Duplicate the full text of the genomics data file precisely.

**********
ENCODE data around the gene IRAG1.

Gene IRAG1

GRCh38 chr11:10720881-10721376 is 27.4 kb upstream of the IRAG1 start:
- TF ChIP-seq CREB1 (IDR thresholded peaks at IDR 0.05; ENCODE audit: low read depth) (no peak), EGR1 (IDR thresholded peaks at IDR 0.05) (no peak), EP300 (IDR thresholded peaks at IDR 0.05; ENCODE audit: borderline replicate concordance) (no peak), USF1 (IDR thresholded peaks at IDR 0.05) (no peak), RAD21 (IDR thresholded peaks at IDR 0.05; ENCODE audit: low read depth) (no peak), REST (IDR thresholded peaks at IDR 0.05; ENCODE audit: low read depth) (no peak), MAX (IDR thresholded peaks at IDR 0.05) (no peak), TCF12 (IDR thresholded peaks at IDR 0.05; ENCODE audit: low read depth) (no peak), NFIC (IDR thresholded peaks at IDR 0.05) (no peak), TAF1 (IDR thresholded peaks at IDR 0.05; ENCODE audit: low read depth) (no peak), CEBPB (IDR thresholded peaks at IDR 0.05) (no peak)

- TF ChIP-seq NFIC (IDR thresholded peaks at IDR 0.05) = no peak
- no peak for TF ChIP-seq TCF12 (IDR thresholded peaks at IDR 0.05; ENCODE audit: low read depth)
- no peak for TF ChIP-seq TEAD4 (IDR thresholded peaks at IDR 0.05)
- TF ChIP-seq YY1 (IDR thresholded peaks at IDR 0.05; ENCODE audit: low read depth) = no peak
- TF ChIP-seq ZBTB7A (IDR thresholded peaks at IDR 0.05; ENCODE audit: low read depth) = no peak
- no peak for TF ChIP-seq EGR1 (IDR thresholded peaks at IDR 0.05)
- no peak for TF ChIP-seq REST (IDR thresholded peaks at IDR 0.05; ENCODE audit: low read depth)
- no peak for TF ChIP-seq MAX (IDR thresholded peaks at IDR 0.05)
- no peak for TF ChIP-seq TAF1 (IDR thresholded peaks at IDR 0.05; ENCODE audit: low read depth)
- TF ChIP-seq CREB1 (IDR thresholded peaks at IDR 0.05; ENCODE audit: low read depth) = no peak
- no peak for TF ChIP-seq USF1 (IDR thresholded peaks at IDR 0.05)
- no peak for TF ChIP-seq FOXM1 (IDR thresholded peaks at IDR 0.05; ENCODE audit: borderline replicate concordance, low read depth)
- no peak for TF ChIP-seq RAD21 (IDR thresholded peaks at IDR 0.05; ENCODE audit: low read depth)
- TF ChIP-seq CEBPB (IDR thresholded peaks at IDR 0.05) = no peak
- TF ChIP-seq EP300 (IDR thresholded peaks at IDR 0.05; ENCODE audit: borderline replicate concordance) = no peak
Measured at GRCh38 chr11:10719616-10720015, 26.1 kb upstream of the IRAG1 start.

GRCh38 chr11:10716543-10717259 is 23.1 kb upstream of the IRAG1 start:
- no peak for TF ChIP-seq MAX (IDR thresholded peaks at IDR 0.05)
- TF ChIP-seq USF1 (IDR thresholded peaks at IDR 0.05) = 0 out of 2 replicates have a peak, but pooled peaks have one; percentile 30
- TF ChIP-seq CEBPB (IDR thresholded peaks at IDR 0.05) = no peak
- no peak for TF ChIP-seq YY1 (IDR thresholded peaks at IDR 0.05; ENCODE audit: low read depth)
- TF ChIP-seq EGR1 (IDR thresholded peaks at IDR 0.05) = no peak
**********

ENCODE data around the gene IRAG1.

Gene IRAG1

GRCh38 chr11:10720881-10721376 is 27.4 kb upstream of the IRAG1 start:
- TF ChIP-seq CREB1 (IDR thresholded peaks at IDR 0.05; ENCODE audit: low read depth) (no peak), EGR1 (IDR thresholded peaks at IDR 0.05) (no peak), EP300 (IDR thresholded peaks at IDR 0.05; ENCODE audit: borderline replicate concordance) (no peak), USF1 (IDR thresholded peaks at IDR 0.05) (no peak), RAD21 (IDR thresholded peaks at IDR 0.05; ENCODE audit: low read depth) (no peak), REST (IDR thresholded peaks at IDR 0.05; ENCODE audit: low read depth) (no peak), MAX (IDR thresholded peaks at IDR 0.05) (no peak), TCF12 (IDR thresholded peaks at IDR 0.05; ENCODE audit: low read depth) (no peak), NFIC (IDR thresholded peaks at IDR 0.05) (no peak), TAF1 (IDR thresholded peaks at IDR 0.05; ENCODE audit: low read depth) (no peak), CEBPB (IDR thresholded peaks at IDR 0.05) (no peak)

- TF ChIP-seq NFIC (IDR thresholded peaks at IDR 0.05) = no peak
- no peak for TF ChIP-seq TCF12 (IDR thresholded peaks at IDR 0.05; ENCODE audit: low read depth)
- no peak for TF ChIP-seq TEAD4 (IDR thresholded peaks at IDR 0.05)
- TF ChIP-seq YY1 (IDR thresholded peaks at IDR 0.05; ENCODE audit: low read depth) = no peak
- TF ChIP-seq ZBTB7A (IDR thresholded peaks at IDR 0.05; ENCODE audit: low read depth) = no peak
- no peak for TF ChIP-seq EGR1 (IDR thresholded peaks at IDR 0.05)
- no peak for TF ChIP-seq REST (IDR thresholded peaks at IDR 0.05; ENCODE audit: low read depth)
- no peak for TF ChIP-seq MAX (IDR thresholded peaks at IDR 0.05)
- no peak for TF ChIP-seq TAF1 (IDR thresholded peaks at IDR 0.05; ENCODE audit: low read depth)
- TF ChIP-seq CREB1 (IDR thresholded peaks at IDR 0.05; ENCODE audit: low read depth) = no peak
- no peak for TF ChIP-seq USF1 (IDR thresholded peaks at IDR 0.05)
- no peak for TF ChIP-seq FOXM1 (IDR thresholded peaks at IDR 0.05; ENCODE audit: borderline replicate concordance, low read depth)
- no peak for TF ChIP-seq RAD21 (IDR thresholded peaks at IDR 0.05; ENCODE audit: low read depth)
- TF ChIP-seq CEBPB (IDR thresholded peaks at IDR 0.05) = no peak
- TF ChIP-seq EP300 (IDR thresholded peaks at IDR 0.05; ENCODE audit: borderline replicate concordance) = no peak
Measured at GRCh38 chr11:10719616-10720015, 26.1 kb upstream of the IRAG1 start.

GRCh38 chr11:10716543-10717259 is 23.1 kb upstream of the IRAG1 start:
- no peak for TF ChIP-seq MAX (IDR thresholded peaks at IDR 0.05)
- TF ChIP-seq USF1 (IDR thresholded peaks at IDR 0.05) = 0 out of 2 replicates have a peak, but pooled peaks have one; percentile 30
- TF ChIP-seq CEBPB (IDR thresholded peaks at IDR 0.05) = no peak
- no peak for TF ChIP-seq YY1 (IDR thresholded peaks at IDR 0.05; ENCODE audit: low read depth)
- TF ChIP-seq EGR1 (IDR thresholded peaks at IDR 0.05) = no peak